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Identification of Pluripotent and Adult Stem Cell Genes Unrelated to Cell Cycle and Associated with Poor Prognosis in Multiple Myeloma

  • Alboukadel Kassambara,

    Affiliation INSERM, U1040, Montpellier, France

  • Dirk Hose,

    Affiliation Medizinische Klinik V, Universitätsklinikum Heidelberg and Nationales Centrum für Tumorerkrankungen, Heidelberg, Germany

  • Jérôme Moreaux,

    Affiliations CHU Montpellier, Institute of Research in Biotherapy, Montpellier, France, INSERM, U1040, Montpellier, France

  • Thierry Rème,

    Affiliations CHU Montpellier, Institute of Research in Biotherapy, Montpellier, France, INSERM, U1040, Montpellier, France

  • Jennifer Torrent,

    Affiliation CHU Montpellier, Institute of Research in Biotherapy, Montpellier, France

  • Jean François Rossi,

    Affiliation CHU Montpellier, Institute of Research in Biotherapy, Montpellier, France

  • Hartmut Goldschmidt,

    Affiliation Medizinische Klinik V, Universitätsklinikum Heidelberg and Nationales Centrum für Tumorerkrankungen, Heidelberg, Germany

  • Bernard Klein

    Affiliations CHU Montpellier, Institute of Research in Biotherapy, Montpellier, France, INSERM, U1040, Montpellier, France, Université MONTPELLIER1, UFR Médecine, Montpellier, France

Identification of Pluripotent and Adult Stem Cell Genes Unrelated to Cell Cycle and Associated with Poor Prognosis in Multiple Myeloma

  • Alboukadel Kassambara, 
  • Dirk Hose, 
  • Jérôme Moreaux, 
  • Thierry Rème,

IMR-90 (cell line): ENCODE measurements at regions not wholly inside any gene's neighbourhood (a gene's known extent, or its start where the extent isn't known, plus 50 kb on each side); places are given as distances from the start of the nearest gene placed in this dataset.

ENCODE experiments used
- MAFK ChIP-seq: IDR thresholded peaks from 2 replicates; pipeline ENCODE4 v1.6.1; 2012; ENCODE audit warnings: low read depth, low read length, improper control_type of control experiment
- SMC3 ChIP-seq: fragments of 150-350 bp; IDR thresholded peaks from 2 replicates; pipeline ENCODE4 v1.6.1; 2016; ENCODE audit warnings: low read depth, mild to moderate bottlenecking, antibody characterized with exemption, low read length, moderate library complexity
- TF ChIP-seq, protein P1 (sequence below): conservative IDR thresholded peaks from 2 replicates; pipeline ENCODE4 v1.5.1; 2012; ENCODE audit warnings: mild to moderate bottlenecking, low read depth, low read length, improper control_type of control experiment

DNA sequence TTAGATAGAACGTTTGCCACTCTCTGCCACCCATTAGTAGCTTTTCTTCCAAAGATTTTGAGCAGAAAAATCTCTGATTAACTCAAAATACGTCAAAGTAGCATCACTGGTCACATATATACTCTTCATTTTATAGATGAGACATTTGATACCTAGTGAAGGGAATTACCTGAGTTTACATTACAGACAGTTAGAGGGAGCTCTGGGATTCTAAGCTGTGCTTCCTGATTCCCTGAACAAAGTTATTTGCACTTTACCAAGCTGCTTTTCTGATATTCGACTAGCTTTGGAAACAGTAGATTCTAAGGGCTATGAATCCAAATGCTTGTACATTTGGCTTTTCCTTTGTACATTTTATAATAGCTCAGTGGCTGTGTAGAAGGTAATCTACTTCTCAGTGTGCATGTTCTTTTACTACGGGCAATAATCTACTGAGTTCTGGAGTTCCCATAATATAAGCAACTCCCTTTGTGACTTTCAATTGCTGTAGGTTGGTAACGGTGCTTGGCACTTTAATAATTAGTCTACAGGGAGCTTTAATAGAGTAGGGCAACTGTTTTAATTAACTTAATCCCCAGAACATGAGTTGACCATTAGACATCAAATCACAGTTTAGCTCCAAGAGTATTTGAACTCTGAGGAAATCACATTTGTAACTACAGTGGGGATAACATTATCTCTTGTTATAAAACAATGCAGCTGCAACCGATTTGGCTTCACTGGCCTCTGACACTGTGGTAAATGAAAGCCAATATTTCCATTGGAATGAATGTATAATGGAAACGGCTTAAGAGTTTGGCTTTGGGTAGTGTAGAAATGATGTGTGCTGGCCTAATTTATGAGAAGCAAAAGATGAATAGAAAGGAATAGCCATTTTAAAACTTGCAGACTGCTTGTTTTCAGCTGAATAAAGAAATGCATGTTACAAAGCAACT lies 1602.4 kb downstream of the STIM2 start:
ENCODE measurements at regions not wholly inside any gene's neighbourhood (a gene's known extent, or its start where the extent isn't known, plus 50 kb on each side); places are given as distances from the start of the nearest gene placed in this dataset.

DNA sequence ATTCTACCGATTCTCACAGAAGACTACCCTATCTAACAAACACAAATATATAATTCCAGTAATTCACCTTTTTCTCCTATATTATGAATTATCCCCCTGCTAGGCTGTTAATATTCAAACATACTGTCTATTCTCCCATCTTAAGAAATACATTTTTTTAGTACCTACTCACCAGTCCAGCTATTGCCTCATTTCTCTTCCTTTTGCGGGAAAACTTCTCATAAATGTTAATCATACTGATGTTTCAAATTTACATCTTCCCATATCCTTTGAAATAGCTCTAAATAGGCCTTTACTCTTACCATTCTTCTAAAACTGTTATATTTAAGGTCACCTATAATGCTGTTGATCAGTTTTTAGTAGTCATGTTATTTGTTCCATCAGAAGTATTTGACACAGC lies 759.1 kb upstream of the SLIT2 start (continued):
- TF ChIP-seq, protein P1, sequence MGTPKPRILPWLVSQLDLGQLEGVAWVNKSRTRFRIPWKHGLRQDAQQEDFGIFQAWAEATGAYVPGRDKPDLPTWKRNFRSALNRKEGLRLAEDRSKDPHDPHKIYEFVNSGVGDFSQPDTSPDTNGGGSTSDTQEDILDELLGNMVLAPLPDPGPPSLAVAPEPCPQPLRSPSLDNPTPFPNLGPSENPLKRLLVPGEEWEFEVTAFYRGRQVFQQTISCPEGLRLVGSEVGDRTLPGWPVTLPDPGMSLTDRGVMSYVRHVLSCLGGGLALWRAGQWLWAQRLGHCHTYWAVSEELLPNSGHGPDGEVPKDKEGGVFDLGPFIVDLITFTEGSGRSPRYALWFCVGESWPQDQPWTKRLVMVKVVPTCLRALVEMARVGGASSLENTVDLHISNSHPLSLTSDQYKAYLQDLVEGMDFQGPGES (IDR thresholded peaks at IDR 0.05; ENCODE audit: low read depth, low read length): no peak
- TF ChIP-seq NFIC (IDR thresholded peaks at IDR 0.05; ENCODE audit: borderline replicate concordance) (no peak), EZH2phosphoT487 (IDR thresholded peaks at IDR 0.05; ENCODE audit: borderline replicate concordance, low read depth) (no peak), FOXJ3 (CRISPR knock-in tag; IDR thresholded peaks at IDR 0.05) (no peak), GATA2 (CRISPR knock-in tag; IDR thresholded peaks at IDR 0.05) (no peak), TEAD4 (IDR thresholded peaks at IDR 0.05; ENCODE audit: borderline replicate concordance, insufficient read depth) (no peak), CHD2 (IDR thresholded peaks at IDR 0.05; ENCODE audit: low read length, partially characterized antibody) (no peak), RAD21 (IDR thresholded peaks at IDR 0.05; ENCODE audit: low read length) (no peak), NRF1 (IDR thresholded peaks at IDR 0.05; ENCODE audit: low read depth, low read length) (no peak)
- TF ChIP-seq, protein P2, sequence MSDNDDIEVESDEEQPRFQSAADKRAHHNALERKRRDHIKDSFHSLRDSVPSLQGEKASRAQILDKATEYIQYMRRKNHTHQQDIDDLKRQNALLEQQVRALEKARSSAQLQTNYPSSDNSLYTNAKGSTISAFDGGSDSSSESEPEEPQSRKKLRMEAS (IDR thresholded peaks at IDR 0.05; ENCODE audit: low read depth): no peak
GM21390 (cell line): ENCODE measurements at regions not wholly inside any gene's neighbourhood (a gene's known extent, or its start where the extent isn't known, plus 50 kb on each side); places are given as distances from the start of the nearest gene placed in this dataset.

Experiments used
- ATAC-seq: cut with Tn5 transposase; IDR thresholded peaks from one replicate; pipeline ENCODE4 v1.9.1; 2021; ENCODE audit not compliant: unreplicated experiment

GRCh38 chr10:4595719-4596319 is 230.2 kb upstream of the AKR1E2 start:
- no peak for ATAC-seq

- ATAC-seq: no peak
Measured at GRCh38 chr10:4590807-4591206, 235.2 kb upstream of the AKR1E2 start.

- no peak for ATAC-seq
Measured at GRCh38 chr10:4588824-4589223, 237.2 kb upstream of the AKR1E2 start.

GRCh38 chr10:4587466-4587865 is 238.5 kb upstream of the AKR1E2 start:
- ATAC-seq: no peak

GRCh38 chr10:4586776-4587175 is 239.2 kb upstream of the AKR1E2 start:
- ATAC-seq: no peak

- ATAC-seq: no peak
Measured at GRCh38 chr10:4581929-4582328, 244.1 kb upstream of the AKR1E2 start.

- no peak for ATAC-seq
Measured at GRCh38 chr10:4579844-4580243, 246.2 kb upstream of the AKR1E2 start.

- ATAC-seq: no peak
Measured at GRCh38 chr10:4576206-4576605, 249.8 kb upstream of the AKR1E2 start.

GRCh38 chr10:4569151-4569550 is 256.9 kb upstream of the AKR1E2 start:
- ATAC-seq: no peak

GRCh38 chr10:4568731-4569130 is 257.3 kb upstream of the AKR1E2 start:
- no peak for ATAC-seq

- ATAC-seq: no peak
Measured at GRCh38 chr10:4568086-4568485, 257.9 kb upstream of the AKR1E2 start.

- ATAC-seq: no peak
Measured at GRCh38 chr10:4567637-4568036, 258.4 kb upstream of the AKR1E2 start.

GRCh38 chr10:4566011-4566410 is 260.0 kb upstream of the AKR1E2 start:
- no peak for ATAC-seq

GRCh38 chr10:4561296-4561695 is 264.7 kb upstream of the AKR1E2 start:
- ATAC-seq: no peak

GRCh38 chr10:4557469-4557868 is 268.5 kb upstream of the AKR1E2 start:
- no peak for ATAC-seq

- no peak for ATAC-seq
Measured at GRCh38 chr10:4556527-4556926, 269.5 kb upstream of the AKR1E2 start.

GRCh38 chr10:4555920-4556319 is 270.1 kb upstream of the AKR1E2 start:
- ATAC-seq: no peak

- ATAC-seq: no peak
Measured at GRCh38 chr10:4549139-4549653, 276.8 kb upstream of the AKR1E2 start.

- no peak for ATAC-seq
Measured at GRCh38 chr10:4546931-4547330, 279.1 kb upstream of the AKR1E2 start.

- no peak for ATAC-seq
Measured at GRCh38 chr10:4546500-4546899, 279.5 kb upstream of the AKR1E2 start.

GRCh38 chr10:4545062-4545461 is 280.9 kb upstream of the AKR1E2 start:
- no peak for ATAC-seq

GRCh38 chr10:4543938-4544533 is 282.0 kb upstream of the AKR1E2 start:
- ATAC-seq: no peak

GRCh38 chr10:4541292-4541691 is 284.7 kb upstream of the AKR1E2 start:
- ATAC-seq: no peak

• Jennifer Torrent, 
  • Jean François Rossi, 
  • Hartmut Goldschmidt, 
  • Bernard Klein


Gene expression-based scores used to predict risk in cancer frequently include genes coding for DNA replication, repair or recombination. Using two independent cohorts of 206 and 345 previously-untreated patients with Multiple Myeloma (MM), we identified 50 cell cycle-unrelated genes overexpressed in multiple myeloma cells (MMCs) compared to normal human proliferating plasmablasts and non-proliferating bone marrow plasma cells and which have prognostic value for overall survival. Thirty-seven of these 50 myeloma genes (74%) were enriched in genes overexpressed in one of 3 normal human stem cell populations – pluripotent (18), hematopoietic (10) or mesenchymal stem cells (9) - and only three genes were enriched in one of 5 populations of differentiated cells (memory B lymphocytes, T lymphocytes, polymorphonuclear cells, monocytes, osteoclasts). These 37 genes shared by MMCs and adult or pluripotent stem cells were used to build a stem cell score (SCscore), which proved to be strongly prognostic in the 2 independent cohorts of patients compared to other gene expression-based risk scores or usual clinical scores using multivariate Cox analysis. This finding highlights cell cycle-unrelated prognostic genes shared by myeloma cells and normal stem cells, whose products might be important for normal and malignant stem cell biology.